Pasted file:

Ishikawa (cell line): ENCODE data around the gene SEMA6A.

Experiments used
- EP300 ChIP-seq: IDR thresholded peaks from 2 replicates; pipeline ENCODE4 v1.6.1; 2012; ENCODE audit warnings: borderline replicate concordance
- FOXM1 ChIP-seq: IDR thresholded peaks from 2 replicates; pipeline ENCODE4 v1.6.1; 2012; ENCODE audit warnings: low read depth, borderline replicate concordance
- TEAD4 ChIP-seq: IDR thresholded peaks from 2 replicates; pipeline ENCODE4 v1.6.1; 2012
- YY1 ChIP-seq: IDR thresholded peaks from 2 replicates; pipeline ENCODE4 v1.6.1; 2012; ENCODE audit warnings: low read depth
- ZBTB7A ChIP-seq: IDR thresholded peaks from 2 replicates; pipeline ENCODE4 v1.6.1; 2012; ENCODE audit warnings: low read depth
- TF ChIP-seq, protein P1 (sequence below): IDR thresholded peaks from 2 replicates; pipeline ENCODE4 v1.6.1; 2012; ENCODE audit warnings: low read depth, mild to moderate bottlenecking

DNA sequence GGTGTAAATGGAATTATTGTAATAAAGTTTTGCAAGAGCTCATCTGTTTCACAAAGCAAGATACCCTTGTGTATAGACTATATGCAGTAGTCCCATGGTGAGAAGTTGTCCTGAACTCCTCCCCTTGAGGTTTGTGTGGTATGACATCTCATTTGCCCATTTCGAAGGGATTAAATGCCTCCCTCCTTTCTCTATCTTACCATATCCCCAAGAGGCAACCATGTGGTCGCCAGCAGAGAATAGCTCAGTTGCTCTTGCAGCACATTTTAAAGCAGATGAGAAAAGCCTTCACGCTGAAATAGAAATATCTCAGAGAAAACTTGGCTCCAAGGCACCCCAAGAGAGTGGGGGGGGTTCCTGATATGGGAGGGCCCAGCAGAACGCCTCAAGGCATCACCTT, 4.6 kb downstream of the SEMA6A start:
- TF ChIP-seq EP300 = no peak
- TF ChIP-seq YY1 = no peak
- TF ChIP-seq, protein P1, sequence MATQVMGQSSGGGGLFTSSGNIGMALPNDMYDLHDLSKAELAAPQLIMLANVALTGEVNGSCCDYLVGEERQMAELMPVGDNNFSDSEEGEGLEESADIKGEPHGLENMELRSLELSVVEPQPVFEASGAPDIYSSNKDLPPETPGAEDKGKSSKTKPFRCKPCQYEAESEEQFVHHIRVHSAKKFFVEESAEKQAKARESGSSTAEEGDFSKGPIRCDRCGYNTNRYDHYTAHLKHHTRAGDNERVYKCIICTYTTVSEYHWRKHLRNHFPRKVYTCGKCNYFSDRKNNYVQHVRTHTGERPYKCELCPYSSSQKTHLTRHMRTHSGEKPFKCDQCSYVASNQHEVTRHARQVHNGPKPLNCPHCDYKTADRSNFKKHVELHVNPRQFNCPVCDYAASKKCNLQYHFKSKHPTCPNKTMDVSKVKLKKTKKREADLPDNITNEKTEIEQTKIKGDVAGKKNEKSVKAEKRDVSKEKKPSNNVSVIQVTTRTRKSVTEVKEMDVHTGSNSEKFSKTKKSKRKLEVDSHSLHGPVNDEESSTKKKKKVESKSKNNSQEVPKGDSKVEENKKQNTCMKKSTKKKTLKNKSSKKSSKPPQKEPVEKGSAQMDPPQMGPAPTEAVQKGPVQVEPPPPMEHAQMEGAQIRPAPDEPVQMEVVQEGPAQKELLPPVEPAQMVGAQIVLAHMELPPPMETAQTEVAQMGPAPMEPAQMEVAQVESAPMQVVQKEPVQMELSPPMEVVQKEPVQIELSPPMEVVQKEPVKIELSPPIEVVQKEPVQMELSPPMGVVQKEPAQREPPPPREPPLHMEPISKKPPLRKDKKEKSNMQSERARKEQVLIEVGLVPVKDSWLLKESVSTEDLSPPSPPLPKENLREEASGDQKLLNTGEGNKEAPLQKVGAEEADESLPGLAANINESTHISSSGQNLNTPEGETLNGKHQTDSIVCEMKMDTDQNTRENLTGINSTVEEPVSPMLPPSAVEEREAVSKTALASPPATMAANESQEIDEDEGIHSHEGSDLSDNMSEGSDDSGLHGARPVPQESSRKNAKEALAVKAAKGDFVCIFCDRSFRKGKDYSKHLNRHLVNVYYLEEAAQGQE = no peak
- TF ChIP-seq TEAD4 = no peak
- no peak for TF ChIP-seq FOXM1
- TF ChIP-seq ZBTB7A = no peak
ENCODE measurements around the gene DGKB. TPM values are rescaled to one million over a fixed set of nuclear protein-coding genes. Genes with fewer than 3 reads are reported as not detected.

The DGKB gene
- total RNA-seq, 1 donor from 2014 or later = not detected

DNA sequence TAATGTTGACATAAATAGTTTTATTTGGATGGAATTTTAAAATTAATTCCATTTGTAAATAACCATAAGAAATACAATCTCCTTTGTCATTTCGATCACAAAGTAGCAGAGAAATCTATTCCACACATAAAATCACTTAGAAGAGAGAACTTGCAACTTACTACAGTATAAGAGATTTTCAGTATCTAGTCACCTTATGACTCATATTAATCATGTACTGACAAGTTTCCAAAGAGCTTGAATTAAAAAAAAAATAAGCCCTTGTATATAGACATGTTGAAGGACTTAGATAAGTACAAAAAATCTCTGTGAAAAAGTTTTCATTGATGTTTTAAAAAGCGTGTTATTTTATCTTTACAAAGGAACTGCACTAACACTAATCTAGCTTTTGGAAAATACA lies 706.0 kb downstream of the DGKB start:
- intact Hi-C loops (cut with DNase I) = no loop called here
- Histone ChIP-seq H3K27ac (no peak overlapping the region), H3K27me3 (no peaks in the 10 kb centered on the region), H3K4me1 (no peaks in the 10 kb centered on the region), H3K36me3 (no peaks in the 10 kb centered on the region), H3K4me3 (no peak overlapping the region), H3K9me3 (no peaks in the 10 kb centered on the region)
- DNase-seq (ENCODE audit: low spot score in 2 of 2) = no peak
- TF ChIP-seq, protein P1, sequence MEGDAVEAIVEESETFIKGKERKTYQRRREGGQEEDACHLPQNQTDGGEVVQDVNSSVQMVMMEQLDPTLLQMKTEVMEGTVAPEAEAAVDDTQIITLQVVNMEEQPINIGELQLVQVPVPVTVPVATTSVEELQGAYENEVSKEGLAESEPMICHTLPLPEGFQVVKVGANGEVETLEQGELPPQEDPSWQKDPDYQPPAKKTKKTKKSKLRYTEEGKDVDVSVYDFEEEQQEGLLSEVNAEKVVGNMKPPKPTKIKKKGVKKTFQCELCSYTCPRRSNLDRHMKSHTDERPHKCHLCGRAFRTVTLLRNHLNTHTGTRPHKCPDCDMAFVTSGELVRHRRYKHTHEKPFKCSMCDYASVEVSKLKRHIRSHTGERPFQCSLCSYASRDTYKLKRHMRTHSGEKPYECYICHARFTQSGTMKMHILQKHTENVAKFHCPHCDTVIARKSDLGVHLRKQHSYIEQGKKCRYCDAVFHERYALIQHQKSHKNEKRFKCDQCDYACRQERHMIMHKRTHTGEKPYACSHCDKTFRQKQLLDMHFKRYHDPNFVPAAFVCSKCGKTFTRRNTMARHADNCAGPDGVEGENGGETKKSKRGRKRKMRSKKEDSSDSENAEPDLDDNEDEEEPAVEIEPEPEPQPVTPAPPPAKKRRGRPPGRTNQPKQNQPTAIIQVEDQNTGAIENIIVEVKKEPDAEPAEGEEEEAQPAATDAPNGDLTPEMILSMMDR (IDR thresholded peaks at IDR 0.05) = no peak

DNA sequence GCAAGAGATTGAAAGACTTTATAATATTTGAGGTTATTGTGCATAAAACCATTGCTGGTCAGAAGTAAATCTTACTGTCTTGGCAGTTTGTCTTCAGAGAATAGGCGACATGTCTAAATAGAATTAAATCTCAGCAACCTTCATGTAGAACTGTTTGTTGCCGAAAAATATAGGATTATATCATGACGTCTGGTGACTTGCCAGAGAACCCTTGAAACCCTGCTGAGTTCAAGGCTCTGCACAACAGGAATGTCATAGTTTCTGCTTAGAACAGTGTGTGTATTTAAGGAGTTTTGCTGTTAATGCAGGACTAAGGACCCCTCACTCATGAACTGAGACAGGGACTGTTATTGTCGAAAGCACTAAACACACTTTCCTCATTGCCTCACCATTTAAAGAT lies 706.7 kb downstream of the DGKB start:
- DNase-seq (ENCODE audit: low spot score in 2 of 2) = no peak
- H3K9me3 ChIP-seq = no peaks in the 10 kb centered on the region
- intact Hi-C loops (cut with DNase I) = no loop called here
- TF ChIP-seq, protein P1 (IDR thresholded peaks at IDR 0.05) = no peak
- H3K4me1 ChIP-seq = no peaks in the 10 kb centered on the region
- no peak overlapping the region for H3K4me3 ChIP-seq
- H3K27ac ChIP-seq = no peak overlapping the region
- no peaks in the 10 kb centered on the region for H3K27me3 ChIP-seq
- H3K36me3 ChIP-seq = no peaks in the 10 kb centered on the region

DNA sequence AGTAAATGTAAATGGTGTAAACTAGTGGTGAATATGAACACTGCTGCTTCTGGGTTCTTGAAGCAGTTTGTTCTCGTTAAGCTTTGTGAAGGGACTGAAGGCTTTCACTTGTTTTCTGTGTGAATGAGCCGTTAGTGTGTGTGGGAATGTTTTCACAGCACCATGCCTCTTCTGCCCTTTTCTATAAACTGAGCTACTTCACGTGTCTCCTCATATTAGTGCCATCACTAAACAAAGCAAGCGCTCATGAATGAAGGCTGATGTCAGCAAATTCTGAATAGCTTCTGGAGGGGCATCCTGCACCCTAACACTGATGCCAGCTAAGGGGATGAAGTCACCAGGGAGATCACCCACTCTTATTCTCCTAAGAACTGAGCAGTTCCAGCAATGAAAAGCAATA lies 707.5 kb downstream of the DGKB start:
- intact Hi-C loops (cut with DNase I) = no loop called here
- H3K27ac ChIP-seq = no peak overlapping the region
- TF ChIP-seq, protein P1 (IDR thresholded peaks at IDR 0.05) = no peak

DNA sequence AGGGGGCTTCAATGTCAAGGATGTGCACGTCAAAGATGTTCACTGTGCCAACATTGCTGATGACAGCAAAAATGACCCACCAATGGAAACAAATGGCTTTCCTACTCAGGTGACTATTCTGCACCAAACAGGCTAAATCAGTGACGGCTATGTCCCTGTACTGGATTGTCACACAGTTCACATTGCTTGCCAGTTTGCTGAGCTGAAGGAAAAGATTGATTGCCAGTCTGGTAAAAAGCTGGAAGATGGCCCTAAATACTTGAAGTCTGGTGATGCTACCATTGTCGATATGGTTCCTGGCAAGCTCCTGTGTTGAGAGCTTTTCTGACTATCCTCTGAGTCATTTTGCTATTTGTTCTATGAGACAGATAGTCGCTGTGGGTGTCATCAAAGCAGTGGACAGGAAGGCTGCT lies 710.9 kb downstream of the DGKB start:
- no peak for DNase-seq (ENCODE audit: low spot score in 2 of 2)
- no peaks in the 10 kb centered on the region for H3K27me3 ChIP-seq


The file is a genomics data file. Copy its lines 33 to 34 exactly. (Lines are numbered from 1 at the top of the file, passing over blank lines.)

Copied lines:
- H3K36me3 ChIP-seq = no peaks in the 10 kb centered on the region

DNA sequence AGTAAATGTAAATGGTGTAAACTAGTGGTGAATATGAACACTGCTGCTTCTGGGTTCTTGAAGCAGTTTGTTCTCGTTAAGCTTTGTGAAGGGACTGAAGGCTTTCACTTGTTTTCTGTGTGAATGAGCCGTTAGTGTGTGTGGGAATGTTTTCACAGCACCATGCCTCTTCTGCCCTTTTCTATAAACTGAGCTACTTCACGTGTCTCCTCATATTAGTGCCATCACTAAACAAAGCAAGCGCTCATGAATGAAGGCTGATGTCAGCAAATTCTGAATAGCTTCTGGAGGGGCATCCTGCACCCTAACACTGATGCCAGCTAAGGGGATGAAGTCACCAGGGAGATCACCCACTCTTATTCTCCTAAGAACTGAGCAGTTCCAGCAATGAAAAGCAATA lies 707.5 kb downstream of the DGKB start: